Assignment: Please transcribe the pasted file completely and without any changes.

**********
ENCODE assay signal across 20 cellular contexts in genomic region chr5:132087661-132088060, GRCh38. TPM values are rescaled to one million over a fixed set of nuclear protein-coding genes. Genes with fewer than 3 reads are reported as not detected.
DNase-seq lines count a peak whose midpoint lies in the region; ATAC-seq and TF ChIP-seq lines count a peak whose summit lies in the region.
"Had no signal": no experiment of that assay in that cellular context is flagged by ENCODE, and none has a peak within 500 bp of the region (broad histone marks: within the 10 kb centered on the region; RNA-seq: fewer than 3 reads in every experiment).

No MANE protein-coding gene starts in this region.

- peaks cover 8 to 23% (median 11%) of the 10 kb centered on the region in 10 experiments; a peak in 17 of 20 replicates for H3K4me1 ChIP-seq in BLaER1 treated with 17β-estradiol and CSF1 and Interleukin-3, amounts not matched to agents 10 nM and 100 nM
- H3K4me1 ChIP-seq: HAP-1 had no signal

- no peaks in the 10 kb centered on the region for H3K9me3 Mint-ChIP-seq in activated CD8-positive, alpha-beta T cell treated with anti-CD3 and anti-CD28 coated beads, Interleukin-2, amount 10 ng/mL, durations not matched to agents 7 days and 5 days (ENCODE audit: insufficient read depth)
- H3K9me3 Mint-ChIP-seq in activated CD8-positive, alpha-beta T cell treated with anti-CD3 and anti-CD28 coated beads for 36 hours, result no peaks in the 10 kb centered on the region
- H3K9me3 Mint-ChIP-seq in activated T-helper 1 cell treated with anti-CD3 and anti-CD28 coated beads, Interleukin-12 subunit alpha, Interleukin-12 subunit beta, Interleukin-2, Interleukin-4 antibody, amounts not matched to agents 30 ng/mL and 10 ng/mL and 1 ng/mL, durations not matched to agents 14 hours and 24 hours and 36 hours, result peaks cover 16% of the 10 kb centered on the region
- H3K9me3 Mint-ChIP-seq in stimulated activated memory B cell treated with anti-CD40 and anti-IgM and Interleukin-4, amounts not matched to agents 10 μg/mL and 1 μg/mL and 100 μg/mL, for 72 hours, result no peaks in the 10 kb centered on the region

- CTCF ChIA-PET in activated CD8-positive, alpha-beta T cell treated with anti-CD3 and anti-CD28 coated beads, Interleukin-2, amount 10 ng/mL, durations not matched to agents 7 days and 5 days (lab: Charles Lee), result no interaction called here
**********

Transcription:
ENCODE assay signal across 20 cellular contexts in genomic region chr5:132087661-132088060, GRCh38. TPM values are rescaled to one million over a fixed set of nuclear protein-coding genes. Genes with fewer than 3 reads are reported as not detected.
DNase-seq lines count a peak whose midpoint lies in the region; ATAC-seq and TF ChIP-seq lines count a peak whose summit lies in the region.
"Had no signal": no experiment of that assay in that cellular context is flagged by ENCODE, and none has a peak within 500 bp of the region (broad histone marks: within the 10 kb centered on the region; RNA-seq: fewer than 3 reads in every experiment).

No MANE protein-coding gene starts in this region.

- peaks cover 8 to 23% (median 11%) of the 10 kb centered on the region in 10 experiments; a peak in 17 of 20 replicates for H3K4me1 ChIP-seq in BLaER1 treated with 17β-estradiol and CSF1 and Interleukin-3, amounts not matched to agents 10 nM and 100 nM
- H3K4me1 ChIP-seq: HAP-1 had no signal

- no peaks in the 10 kb centered on the region for H3K9me3 Mint-ChIP-seq in activated CD8-positive, alpha-beta T cell treated with anti-CD3 and anti-CD28 coated beads, Interleukin-2, amount 10 ng/mL, durations not matched to agents 7 days and 5 days (ENCODE audit: insufficient read depth)
- H3K9me3 Mint-ChIP-seq in activated CD8-positive, alpha-beta T cell treated with anti-CD3 and anti-CD28 coated beads for 36 hours, result no peaks in the 10 kb centered on the region
- H3K9me3 Mint-ChIP-seq in activated T-helper 1 cell treated with anti-CD3 and anti-CD28 coated beads, Interleukin-12 subunit alpha, Interleukin-12 subunit beta, Interleukin-2, Interleukin-4 antibody, amounts not matched to agents 30 ng/mL and 10 ng/mL and 1 ng/mL, durations not matched to agents 14 hours and 24 hours and 36 hours, result peaks cover 16% of the 10 kb centered on the region
- H3K9me3 Mint-ChIP-seq in stimulated activated memory B cell treated with anti-CD40 and anti-IgM and Interleukin-4, amounts not matched to agents 10 μg/mL and 1 μg/mL and 100 μg/mL, for 72 hours, result no peaks in the 10 kb centered on the region

- CTCF ChIA-PET in activated CD8-positive, alpha-beta T cell treated with anti-CD3 and anti-CD28 coated beads, Interleukin-2, amount 10 ng/mL, durations not matched to agents 7 days and 5 days (lab: Charles Lee), result no interaction called here